Cuban-Americans allowed to visit Cuba by recreational boat

A Cuban policy change could affect hundreds of thousands of Floridians.
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Commodore José M. Diaz Escrich of the Hemingway International Yacht Club in Cuba (which is shown here) says authorities reversed a previous decision and will allow Cuban-Americans who were born in Cuba to come to the country on recreational boats.

Commodore José M. Diaz Escrich of the Hemingway International Yacht Club in Cuba (which is shown here) says authorities reversed a previous decision and will allow Cuban-Americans who were born in Cuba to come to the country on recreational boats.

A Cuban policy change could affect hundreds of thousands of Floridians.

The revision would present the U.S. marine industry with new opportunities while challenging individual American boaters who are now allowed to visit Cuba.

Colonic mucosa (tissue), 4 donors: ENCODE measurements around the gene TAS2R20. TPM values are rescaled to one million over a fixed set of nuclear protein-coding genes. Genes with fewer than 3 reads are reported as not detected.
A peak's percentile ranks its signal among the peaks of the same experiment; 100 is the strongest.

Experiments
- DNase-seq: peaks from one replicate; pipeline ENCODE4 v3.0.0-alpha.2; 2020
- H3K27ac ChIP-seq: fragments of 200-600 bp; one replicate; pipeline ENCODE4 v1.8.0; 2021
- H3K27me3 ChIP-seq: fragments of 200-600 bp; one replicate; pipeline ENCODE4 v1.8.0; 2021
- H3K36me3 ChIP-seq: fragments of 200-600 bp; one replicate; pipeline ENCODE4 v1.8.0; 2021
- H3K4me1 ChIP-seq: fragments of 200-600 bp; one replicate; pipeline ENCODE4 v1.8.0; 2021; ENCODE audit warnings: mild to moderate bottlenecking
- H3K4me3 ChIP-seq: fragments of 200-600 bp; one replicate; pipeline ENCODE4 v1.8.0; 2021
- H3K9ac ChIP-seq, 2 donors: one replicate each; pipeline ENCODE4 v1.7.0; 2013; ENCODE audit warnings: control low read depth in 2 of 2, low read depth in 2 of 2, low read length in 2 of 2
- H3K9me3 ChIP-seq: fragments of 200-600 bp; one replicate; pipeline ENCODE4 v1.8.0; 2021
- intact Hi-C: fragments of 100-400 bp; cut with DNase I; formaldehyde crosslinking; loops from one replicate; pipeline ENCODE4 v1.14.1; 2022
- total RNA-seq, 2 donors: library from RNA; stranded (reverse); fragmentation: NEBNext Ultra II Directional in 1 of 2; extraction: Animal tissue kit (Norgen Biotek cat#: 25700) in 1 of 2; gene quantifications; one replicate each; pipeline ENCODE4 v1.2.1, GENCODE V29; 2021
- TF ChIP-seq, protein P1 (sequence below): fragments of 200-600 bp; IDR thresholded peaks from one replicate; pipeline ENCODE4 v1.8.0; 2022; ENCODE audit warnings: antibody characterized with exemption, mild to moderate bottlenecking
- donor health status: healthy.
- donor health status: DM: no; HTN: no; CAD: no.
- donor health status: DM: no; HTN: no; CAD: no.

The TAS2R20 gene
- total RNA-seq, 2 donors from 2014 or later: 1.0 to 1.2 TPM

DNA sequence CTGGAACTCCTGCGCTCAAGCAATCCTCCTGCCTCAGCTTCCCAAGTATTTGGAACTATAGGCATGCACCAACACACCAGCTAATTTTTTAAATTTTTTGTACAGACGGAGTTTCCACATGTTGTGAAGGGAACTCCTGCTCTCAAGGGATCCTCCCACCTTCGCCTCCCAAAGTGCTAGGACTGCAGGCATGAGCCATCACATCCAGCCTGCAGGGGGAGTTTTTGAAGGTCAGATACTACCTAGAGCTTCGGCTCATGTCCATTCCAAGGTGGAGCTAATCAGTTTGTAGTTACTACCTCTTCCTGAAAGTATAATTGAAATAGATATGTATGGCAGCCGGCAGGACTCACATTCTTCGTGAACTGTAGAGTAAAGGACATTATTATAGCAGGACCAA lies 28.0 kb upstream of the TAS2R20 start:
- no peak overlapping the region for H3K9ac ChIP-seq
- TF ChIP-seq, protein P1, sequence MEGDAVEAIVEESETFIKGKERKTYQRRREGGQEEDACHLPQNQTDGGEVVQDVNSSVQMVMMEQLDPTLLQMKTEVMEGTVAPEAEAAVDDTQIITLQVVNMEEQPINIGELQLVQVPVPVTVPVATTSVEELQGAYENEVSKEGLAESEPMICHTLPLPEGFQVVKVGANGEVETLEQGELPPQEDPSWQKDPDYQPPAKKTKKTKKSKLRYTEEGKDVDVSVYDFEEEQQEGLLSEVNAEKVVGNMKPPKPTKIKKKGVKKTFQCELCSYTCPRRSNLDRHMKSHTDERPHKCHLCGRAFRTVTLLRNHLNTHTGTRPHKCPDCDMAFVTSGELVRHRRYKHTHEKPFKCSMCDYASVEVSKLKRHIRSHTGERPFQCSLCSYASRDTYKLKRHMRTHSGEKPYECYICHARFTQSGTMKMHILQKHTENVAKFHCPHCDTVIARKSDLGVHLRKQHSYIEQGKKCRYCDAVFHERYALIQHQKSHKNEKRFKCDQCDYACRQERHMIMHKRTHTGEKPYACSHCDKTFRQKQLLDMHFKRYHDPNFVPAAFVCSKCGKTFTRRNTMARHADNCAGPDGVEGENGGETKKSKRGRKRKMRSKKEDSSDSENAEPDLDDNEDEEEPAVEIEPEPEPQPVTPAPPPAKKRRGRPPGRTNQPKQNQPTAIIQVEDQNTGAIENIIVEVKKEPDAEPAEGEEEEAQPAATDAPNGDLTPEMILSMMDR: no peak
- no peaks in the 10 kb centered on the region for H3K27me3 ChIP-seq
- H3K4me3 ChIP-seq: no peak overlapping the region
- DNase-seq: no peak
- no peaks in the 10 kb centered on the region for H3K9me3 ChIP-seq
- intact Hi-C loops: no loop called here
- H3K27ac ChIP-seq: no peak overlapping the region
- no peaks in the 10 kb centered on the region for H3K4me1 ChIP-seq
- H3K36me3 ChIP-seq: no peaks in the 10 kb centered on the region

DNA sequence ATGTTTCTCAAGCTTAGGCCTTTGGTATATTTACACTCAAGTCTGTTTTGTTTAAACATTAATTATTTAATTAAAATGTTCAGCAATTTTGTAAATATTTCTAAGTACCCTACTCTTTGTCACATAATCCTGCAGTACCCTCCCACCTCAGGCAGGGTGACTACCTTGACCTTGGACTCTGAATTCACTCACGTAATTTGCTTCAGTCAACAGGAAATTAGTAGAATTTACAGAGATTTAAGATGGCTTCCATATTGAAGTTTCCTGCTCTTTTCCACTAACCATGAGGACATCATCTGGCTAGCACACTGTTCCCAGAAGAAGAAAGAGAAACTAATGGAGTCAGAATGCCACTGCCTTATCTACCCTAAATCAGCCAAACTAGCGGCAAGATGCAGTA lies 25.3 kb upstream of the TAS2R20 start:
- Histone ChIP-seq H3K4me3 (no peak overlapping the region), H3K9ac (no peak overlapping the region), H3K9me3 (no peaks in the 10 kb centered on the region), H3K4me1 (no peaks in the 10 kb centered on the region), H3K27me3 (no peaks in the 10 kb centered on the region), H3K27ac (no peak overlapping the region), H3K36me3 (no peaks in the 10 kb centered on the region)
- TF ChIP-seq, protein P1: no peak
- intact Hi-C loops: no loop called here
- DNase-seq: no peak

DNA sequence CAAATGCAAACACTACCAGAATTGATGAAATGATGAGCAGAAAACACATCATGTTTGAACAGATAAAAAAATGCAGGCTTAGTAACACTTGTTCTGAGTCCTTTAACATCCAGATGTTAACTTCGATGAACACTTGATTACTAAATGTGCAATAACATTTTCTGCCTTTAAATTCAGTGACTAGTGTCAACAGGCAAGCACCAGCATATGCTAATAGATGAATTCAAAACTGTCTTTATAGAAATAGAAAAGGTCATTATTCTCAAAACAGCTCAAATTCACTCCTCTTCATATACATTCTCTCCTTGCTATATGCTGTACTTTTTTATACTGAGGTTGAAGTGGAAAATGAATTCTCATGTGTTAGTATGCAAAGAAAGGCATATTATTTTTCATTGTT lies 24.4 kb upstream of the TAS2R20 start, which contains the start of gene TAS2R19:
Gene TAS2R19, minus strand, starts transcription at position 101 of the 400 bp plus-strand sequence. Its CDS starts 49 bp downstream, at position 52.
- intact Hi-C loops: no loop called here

José M. Diaz Escrich, commodore of the Hemingway International Yacht Club in Havana, told Peter Swanson, a longtime contributor to Soundings and the event content manager for the Active Interest Media Marine Group, that Cuban authorities have decided to reverse their previous policy and allow Cuban-Americans who were born in Cuba to visit by recreational vessel.

There are 1.25 million Cuban Americans living in Florida, just a hundred miles from the Cuban coast, and more than half of them were born in Cuba.

The move follows a decision earlier this year in which the Cuban government backed off on a ban on Cuban-American arrivals by cruise ship.

Escrich said that although the decision has been made, Cuban policymakers are working out the details and procedures for admitting Cuban-American boaters.

“So far Cuban residents abroad cannot land in the Cuban marinas. Cuban marinas are getting prepared to receive Cuban residents abroad. When these conditions are ready, they will be publicly announced,” Escrich wrote in an Aug. 17 email to Swanson.

“Note the wording,” Swanson writes. “Escrich uses the phrase ‘Cuban residents abroad.’ Cuba’s regime does not recognize the U.S. nationality of U.S. citizens who are Cuban-born, and it requires them to purchase a Cuban passport to visit family members who still live in the island nation.”

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